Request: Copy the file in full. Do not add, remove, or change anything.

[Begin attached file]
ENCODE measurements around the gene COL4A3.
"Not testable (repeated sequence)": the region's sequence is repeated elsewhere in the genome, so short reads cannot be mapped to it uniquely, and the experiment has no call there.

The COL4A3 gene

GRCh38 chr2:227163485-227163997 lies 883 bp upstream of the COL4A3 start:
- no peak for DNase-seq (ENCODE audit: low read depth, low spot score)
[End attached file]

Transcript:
ENCODE measurements around the gene COL4A3.
"Not testable (repeated sequence)": the region's sequence is repeated elsewhere in the genome, so short reads cannot be mapped to it uniquely, and the experiment has no call there.

The COL4A3 gene

GRCh38 chr2:227163485-227163997 lies 883 bp upstream of the COL4A3 start:
- no peak for DNase-seq (ENCODE audit: low read depth, low spot score)